Period 7 Overview
Rising Star to Rising Sun
Between 1890 and 1945 the United States moved from being a rising star on the world stage to becoming the dominant economic and military power in the world. Domestic changes included democratizing the political process, curbing the excesses of capitalism through government intervention, and moving toward a mass consumer society. In world affairs, the United States threw off its assumed cloak of isolationism and by the end of World War II had taken on the role of policeman of the world. None of these changes happened smoothly or swiftly, as periodic attempts were made to turn back the clock to nineteenth-century policies.
On the heels of the Gilded Age, with growing concern over the exploitation of disadvantaged classes, a progressive movement emerged, hopeful to make the government more responsive to the will of the people, curb the abuses of big business, and enact social welfare legislation. While progressives were extremely successful in making the political system more democratic through a series of constitutional amendments, they experienced only temporary victory in regulating big business and establishing social welfare safety nets.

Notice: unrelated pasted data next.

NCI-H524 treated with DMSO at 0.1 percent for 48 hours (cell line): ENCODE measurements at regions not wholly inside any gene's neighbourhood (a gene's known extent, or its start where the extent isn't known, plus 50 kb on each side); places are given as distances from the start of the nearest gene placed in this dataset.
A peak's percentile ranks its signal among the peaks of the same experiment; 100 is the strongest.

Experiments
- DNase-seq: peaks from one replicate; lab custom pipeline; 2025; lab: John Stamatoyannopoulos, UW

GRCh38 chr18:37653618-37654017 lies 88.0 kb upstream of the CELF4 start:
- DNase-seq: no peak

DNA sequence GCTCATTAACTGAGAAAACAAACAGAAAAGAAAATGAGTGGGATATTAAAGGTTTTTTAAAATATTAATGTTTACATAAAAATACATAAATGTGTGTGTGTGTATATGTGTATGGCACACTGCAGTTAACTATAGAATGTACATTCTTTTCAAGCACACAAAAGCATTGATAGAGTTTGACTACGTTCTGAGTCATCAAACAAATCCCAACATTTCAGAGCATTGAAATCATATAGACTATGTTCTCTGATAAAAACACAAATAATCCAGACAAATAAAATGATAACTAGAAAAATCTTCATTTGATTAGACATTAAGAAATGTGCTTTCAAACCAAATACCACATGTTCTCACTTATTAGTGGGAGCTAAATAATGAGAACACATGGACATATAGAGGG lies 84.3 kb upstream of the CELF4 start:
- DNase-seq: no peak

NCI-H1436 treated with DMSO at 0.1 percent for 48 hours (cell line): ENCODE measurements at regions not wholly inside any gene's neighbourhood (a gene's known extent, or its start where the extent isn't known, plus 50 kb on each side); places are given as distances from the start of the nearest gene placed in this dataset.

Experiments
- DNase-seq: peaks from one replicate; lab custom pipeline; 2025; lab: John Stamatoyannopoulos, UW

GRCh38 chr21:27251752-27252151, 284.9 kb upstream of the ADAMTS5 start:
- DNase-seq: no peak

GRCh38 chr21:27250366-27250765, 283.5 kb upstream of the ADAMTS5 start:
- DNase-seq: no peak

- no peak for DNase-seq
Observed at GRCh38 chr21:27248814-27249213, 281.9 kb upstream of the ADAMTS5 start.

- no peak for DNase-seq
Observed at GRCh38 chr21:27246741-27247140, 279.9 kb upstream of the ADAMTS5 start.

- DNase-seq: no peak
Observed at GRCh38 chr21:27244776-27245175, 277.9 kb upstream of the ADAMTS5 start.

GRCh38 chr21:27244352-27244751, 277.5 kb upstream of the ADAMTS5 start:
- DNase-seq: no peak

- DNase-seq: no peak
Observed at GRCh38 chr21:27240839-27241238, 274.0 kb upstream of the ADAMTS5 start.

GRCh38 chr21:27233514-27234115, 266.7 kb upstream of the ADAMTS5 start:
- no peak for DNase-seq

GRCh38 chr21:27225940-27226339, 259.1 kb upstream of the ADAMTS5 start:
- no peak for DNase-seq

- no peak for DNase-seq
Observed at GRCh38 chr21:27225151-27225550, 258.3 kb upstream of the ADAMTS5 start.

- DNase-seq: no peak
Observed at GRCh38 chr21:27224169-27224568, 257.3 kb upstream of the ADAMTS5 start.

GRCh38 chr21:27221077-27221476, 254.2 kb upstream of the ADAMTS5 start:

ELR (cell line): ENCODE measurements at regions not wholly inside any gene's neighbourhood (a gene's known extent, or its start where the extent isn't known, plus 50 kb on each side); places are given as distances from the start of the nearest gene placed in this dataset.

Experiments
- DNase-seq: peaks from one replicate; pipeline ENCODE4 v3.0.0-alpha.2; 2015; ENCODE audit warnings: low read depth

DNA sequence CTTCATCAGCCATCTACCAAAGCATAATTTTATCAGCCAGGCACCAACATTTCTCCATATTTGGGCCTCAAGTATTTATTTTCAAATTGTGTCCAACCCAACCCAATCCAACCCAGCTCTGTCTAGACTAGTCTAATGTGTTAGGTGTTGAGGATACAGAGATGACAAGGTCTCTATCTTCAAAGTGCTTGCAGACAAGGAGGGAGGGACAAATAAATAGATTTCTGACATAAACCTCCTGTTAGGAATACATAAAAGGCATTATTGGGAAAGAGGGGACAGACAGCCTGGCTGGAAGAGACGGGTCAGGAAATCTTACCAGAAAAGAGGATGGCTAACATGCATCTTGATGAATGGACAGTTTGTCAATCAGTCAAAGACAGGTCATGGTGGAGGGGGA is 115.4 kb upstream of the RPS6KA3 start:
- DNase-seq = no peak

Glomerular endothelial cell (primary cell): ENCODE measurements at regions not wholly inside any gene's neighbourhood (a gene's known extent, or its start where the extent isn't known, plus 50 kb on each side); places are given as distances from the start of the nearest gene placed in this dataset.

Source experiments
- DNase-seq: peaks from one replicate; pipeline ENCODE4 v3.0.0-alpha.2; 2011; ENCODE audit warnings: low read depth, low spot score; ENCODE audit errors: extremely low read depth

Initial trust-busting efforts faded due to production needs during World War I and hostile courts struck down social legislation designed to protect the working class. Disillusionment with the idealistic goals of World War I doused the fire of reform and led to the “return to normalcy” of the Gilded Age under the conservative Presidents of the 1920s. Progressivism experienced a rebirth under the New Deal of the 1930s, necessitated by the economic collapse of the Great Depression.
From Agrarian to Urban
The United States rapidly moved toward becoming a mass society between 1890 and 1945. Yellow journalism, muckraking, psychological advertising, and the propaganda efforts of the Committee on Public Information (Creel Committee) all demonstrated that American opinion could be shaped by concerted effort. Additionally, with the development of commercial radio, the media stimulated movement toward consumerism by promoting the ideal that not having was “un-American”.
While the “Lost Generation” of writers criticized the shallow superficiality of American society, many Americans wallowed in it. Increased population size (as it more than doubled between 1890 and 1945) meant there were more people than ever to buy into it as well. Massive influxes of Southern and Eastern Europeans prior to 1920 supplemented natural population growth before the “quota system” of the 1920s stemmed the tide. Additionally, the 1920 census showed a trend of people moving to cities and out of rural areas.
This consumer base took full advantage of the benefit of lower prices brought about by the moving assembly line and other technological innovations and purchased automobiles, appliances and other consumer goods made affordable for the middle class. In the economic collapse of the 1930s, Americans saw the effects of unbridled consumerism and had opportunity to rethink the role of government in controlling the economy.